Roasted Fresh Chile Salsa

Our pepper plants are on a roll! They’ve yielded over a dozen peppers so far and there are new peppers growing and ripening in the garden right now. After harvesting 2 “big boy” green jalapeños, 5 small red jalapeños and 4 small serranos all in one afternoon I realized that we needed to find a good recipe to take advantage of all of this spicy goodness. We turned to the pages of our trusty Mexican Everyday cookbook and found this recipe for Roasted Fresh Chile Salsa.

Our mid-July bounty: green beans, tomatoes, jalapeños and serranos!

Salsa de Chile Fresco Asado (from Mexican Everyday by Rick Bayless)

You will need…
4-5 fresh Jalapeños (the recipe calls for green chiles but ours were red)
4 fresh Serranos (omit if you want a milder salsa)
4 cloves Garlic, peeled
2 tablespoons Lime Juice
1/4 cup water
1/2 teaspoon Salt

Directions:
Trim the stems off of the chiles and slice in half lengthwise, then place face down in a glass baking pan. Arrange the garlic cloves between the peppers. Broil in the oven for 4-5 minutes or until the chile peppers are soft and starting to form blotchy black spots. Remove from broiler and carefully transfer the roasted chiles and garlic to a blender. Add the lime juice and water and blend until smooth. Transfer mixture to a bowl and, if necessary, stir in more water to reach your desired consistency. Taste the salsa (watch out though, it might be super hot!) and add salt if needed.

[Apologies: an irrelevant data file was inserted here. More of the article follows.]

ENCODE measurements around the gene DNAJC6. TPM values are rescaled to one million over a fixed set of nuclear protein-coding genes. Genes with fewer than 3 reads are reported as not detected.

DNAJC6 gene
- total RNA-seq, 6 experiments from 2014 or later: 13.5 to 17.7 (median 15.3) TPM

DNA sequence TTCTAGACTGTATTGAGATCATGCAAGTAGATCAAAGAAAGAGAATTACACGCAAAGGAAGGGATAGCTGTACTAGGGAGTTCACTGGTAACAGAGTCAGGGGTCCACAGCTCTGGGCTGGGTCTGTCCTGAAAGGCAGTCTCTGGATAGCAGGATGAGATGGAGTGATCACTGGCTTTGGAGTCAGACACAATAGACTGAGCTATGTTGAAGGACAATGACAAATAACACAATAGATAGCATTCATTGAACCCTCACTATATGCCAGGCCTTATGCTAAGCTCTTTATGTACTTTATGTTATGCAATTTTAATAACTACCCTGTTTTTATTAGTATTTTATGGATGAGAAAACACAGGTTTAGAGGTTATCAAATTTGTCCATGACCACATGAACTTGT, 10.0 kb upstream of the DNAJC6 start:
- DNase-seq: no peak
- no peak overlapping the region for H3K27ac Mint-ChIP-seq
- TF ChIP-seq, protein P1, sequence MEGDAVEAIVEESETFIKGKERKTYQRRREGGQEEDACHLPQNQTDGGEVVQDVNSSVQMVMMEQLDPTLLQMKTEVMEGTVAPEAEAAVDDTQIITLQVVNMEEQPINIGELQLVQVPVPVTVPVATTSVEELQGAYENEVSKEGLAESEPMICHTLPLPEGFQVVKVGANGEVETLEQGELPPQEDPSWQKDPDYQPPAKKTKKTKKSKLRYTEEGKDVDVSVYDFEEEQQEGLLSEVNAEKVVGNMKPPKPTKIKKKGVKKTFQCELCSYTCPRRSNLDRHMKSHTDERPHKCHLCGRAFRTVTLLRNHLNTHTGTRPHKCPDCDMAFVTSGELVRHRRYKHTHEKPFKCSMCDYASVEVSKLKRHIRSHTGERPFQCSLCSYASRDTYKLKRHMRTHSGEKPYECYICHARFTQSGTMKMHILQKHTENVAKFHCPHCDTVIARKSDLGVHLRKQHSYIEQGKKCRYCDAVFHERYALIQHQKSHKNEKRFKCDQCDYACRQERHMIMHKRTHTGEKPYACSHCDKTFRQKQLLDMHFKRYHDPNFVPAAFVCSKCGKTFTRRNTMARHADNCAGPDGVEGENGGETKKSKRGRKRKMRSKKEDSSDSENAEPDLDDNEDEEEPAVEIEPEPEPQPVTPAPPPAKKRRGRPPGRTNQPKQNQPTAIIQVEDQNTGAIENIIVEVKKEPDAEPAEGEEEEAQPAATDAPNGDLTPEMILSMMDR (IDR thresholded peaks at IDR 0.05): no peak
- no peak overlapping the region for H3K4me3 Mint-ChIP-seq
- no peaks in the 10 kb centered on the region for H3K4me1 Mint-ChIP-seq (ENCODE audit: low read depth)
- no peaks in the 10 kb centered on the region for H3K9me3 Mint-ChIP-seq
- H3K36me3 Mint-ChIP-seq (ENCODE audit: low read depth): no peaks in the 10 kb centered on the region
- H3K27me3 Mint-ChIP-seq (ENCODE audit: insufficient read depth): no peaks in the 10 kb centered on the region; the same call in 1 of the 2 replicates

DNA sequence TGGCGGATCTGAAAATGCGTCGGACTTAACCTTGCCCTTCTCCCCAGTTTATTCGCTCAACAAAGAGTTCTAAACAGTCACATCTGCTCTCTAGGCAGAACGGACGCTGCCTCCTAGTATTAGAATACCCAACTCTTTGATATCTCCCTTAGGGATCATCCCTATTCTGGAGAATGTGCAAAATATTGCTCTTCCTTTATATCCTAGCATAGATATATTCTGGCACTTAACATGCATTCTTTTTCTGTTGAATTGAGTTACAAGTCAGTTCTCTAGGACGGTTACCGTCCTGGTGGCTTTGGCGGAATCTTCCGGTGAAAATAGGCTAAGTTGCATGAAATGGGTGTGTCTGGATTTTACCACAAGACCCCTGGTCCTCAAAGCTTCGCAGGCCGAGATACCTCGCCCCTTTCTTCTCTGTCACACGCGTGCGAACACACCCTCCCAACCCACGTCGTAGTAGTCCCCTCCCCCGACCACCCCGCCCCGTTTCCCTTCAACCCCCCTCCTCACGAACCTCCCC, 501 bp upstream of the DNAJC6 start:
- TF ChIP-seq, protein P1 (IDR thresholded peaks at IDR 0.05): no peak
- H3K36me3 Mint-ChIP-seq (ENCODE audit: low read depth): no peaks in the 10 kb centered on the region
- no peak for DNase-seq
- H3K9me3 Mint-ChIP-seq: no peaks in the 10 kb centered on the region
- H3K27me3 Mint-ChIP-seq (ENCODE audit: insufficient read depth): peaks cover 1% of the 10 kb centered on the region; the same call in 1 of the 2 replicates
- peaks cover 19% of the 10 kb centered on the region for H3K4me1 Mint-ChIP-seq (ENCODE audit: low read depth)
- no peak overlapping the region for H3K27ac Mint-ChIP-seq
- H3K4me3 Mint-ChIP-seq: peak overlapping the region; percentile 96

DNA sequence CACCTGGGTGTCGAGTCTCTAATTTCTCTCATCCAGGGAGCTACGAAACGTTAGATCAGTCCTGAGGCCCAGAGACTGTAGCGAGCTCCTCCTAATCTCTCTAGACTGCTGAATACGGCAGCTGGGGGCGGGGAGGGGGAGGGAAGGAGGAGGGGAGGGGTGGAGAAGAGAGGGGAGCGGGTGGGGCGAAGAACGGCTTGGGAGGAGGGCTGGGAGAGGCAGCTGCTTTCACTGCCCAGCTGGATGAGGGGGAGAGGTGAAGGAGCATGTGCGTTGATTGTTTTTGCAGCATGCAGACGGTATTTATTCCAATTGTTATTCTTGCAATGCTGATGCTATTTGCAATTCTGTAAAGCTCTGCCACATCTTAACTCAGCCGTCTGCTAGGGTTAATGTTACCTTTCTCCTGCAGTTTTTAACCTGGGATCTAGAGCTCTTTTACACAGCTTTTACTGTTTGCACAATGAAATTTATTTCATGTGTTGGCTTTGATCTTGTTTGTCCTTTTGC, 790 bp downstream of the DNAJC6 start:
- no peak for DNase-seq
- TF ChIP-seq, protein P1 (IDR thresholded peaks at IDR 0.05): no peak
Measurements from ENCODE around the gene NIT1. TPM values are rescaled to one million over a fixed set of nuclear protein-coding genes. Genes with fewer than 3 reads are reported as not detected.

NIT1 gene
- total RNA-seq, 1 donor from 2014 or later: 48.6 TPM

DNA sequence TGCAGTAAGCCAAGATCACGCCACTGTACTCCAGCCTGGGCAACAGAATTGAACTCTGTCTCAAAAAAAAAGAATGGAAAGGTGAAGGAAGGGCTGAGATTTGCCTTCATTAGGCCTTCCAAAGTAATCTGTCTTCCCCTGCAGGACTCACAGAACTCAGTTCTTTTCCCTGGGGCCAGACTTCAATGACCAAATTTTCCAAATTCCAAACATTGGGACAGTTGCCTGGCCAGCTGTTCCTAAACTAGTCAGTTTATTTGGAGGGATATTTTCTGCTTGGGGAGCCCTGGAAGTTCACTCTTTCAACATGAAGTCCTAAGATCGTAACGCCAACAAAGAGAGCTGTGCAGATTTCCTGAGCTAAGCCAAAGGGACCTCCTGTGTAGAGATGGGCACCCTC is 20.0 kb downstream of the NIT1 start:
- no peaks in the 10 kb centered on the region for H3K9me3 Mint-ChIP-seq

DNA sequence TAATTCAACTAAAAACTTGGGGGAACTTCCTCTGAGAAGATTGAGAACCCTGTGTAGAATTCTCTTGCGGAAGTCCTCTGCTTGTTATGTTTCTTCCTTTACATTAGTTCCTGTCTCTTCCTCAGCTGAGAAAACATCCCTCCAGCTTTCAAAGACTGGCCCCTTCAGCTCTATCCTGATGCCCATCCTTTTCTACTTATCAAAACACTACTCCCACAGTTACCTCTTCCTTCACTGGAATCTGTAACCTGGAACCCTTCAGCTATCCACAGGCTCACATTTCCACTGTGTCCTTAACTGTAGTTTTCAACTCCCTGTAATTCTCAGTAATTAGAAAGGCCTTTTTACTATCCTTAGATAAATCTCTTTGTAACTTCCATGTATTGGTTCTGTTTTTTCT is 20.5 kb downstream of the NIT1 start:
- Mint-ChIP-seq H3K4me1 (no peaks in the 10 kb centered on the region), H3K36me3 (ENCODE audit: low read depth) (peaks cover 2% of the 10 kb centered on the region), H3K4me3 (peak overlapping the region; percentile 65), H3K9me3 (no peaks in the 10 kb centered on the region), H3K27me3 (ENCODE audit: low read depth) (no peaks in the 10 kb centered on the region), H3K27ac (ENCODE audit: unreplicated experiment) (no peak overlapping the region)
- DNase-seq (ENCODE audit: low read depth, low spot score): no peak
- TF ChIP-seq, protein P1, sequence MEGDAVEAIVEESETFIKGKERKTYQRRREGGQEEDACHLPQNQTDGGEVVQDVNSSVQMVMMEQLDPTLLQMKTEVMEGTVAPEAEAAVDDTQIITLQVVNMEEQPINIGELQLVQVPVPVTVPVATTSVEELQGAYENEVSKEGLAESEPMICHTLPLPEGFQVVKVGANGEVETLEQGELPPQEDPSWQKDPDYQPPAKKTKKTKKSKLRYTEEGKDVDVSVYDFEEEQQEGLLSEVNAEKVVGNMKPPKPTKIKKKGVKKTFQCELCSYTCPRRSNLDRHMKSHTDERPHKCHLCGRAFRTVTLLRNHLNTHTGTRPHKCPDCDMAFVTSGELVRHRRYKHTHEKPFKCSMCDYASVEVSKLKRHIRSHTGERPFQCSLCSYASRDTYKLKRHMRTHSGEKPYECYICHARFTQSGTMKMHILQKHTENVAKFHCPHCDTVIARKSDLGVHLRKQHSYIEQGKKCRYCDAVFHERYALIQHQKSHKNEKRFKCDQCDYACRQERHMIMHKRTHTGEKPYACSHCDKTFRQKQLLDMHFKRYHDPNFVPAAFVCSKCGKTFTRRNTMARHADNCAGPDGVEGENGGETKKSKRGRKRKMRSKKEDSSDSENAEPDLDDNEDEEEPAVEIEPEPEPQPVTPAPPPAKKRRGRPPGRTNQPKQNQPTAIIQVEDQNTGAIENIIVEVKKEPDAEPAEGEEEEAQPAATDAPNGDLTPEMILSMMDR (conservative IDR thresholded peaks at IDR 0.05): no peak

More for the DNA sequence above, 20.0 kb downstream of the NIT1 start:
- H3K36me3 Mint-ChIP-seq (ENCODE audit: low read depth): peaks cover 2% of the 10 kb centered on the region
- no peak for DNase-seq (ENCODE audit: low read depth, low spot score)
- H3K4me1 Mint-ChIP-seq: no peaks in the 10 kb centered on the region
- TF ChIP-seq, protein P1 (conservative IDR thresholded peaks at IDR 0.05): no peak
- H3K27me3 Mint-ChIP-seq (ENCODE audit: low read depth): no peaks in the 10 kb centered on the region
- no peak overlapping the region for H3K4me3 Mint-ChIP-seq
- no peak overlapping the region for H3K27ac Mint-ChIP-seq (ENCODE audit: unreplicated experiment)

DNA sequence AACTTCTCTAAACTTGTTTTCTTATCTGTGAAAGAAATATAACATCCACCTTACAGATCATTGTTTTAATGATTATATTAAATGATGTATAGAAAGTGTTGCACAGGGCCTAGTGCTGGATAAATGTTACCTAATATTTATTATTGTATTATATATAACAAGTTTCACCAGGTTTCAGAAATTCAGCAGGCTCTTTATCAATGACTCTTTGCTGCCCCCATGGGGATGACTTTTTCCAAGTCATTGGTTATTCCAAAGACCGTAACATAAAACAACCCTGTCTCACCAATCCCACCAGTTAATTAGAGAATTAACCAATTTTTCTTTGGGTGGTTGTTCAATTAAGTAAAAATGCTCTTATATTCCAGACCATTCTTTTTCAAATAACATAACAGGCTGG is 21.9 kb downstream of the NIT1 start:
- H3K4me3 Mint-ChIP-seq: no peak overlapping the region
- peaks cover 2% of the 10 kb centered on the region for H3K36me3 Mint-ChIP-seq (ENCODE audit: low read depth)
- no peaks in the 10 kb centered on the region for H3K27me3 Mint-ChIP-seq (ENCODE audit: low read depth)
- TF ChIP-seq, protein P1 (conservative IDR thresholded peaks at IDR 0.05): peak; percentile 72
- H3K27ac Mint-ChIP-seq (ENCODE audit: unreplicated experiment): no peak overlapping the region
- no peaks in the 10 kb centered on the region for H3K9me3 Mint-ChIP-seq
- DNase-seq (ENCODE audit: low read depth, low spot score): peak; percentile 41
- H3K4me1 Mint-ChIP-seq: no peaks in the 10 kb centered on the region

OK… so now you have a bowl of freshly roasted liquid fire. What the heck are you supposed to do with it?

Our chile peppers must have been extra potent because our “salsa” was so hot that we could barely inhale near it. (I say “salsa” in quotes because I could never, ever handle a serving of this stuff on a chip… I’d die!) Luckily there are plenty of things that you can do with hot salsa that don’t involve burning your mouth and sweating profusely. Here are some ideas:

  • Use it anywhere that you’d normally add hot sauce. We used a few drops on our Jalapeño Garlic Chicken Quesadillas and it brought a great amount of heat to the dish. It would also be good (in moderation!) on Tortas with Chorizo and Black Beans and Chicken Fajitas.
  • Use it as a steak marinade. (This is Rick Bayless’s suggestion.) Mix 2 tablespoons of olive oil into the salsa and brush it onto all sides of a nice steak (we shared a NY strip, yum!). Sear both sides of the steak over high heat and then grill over indirect medium heat until cooked to your desired temperature.
  • Use it to season potatoes. (Also Rick’s idea.) Quarter two yukon gold potatoes, sprinkle with salt, and microwave on high in a covered bowl for 4 minutes to soften. Brush some of the salsa onto the potatoes and finish cooking them on a grill in a grill basket over direct medium-high heat.

What is your favorite way to use a surplus of chile peppers? Please share!

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